A columnist faced with drawing conclusions about the year gone by inevitably looks for a common theme in which to wrap things up, but I’ll settle for a series of recurring adjectives.
Looking back on the reviews of 2017, I find a preponderance of TV Blogs in which the following words were applied to describing a host of shows that premiered this year: “Dreary,” “loathsome,” “unpleasant,” “ugly,” “depressing,” “disgusting” and “meaningless.”
The application of these words and others like them in review after review comprise a theme of sorts to much of this year's TV reviews, in which time and time again I somehow felt the need to point out how sad and violent TV has become.
The words were used so often that choosing the worst TV drama of the year on that basis is no easy task, but let me plow ahead anyway. At the risk of incurring the wrath of anyone reading this who believes FX can do no wrong, “Fargo” is my choice for the worst TV drama of 2017.
This was the “Fargo” in which Ewan McGregor played two brothers. This show was ugly, gratuitously violent and unrelievedly disgusting -- basically all the adjectives listed above, many of which I used in the columns I wrote about this dreary, depressing TV show.
But that was far from the only drama to be described that way. Others included “Happy” on Syfy about a deranged ex-cop who kills everyone he meets and “Damnation” on USA Network, about various people who kill a lot of other people in the Great Depression of the 1930s.
Other dramas that deserve mention as the year's worst included “The Deuce” on HBO, a dreary drama about pimps and hookers in 1970s New York (thanks for the memories) and “Ten Days in the Valley” on ABC about a Hollywood screenwriter (played by Kyra Sedgwick) with addiction issues whose child suddenly disappears. That's entertainment? Answer: No.
Of course, not every show earning a place on our year’s worst list needs to be violent. They can just be inept such as “Will” on TNT, the lame-brained drama about the young William Shakespeare.
“Wisdom of the Crowd” on CBS, which starred Jeremy Piven as a tech genius who turns ordinary people into vigilantes with smartphones, was wholly unbelievable. “Marvel’s Inhumans” on ABC was, simply put, the worst of all the new network dramas that premiered last fall.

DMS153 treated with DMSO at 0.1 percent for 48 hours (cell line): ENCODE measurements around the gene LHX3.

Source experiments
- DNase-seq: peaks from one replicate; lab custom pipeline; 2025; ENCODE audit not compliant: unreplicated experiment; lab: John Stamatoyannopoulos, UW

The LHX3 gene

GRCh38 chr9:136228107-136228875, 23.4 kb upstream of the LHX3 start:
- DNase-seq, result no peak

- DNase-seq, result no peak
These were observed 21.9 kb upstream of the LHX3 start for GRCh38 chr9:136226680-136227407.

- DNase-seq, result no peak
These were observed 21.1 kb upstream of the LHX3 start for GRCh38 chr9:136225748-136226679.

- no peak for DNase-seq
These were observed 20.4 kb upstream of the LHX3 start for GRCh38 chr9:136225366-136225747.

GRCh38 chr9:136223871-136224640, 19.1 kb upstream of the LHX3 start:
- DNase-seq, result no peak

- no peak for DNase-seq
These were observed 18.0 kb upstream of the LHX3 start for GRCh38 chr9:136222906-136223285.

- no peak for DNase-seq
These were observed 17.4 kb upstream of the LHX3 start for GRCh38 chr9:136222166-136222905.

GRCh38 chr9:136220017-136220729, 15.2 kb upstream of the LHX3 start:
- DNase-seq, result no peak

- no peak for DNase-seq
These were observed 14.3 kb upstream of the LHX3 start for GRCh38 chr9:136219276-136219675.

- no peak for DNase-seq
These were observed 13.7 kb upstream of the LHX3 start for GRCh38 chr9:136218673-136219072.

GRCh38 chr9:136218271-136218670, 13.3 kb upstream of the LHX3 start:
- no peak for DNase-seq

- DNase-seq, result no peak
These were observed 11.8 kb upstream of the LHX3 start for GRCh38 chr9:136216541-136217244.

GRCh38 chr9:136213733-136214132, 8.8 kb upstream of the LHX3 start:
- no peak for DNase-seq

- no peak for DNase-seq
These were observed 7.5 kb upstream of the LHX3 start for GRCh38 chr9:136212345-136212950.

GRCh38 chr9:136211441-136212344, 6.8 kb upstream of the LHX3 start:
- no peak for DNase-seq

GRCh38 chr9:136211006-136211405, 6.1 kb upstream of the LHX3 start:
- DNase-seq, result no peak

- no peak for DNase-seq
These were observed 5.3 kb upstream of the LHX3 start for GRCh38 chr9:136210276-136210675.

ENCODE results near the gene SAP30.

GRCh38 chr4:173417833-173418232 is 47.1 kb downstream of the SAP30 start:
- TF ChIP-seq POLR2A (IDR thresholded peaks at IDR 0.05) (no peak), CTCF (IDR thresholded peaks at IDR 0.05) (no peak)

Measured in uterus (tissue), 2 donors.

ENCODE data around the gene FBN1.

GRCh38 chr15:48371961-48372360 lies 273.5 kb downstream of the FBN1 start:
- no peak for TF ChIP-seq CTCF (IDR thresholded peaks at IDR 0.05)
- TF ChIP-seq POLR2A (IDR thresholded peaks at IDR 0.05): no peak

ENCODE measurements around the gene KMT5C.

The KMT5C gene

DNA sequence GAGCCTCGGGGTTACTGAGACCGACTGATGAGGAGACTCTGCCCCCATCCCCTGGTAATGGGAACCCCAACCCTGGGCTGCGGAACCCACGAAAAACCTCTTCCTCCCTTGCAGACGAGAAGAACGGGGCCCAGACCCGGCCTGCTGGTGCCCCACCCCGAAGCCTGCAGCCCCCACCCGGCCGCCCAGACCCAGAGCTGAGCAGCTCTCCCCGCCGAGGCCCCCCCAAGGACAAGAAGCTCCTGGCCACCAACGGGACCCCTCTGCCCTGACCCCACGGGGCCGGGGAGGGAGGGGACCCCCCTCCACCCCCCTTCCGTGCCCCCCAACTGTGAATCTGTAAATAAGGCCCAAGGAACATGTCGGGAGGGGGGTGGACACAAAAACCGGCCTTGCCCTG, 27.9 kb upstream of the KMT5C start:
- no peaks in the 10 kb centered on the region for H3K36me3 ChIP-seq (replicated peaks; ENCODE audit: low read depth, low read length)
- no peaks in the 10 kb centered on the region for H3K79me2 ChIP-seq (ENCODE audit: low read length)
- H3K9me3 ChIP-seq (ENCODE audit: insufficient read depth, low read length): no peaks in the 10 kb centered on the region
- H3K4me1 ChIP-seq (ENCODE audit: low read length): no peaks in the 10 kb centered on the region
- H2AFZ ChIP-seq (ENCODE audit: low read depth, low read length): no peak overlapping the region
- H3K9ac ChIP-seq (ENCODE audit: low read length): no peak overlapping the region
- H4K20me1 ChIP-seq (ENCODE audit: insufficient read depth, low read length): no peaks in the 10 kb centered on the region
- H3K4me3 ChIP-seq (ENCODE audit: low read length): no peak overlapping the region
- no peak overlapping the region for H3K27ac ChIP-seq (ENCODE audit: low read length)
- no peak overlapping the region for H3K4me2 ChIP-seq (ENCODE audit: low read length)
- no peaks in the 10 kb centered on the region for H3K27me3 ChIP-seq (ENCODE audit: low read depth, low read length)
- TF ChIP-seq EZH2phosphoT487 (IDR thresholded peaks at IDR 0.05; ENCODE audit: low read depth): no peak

On the comedy side of things, at least two new CBS comedies vied for the Worst Comedy of 2017, but “9JKL” beat “Me, Myself & I” by a hair. “9JKL” is the sitcom starring Marc Feuerstein as a man who lives in a New York apartment between his meddling parents and his brother. Whoever approved this thing for airing on CBS ought to have his or her head examined.
The same goes for “Me, Myself & I,” which was about three portions of a man’s life -- youth, middle age and older age. The only problem: Middle-aged Guy was played by Bobby Moynihan and Older Guy was played by John Larroquette, who is something like a foot taller than Moynihan. So what happened to this guy? Did he grow a foot between the ages of 40 and 65?
Also making the list of worst comedies: The CBS All Access original called “No Activity,” a show about cops on a stakeout that was so dull it was as if the show's writers couldn't be bothered to give their characters anything to do.
Also making the “worst” list: “At Home with Amy Sedaris” on TruTV, a spoof of public-TV cooking and home shows that was so irritating it should be given as a gift to people you hate.
Dishonorable mentions for worst shows of the year also include the dramas “Doubt” on CBS and “Victoria” on PBS’s “Masterpiece” (hands down the dullest TV show I watched all year); and the comedies “Great News” and “Trial & Error” on NBC, and “Imaginary Mary” on ABC (especially that one).
Perhaps the most disappointing show all year was the much hoped-for swimming race between a shark and Michael Phelps that kicked off Shark Week last summer on Discovery.
It turned out that it was logistically impossible to set it up so the shark and Phelps would actually be racing in adjacent lanes in a regulation Olympic-sized pool like I assumed they were going to do based on the publicity from Discovery.
As usual, the joke was on me.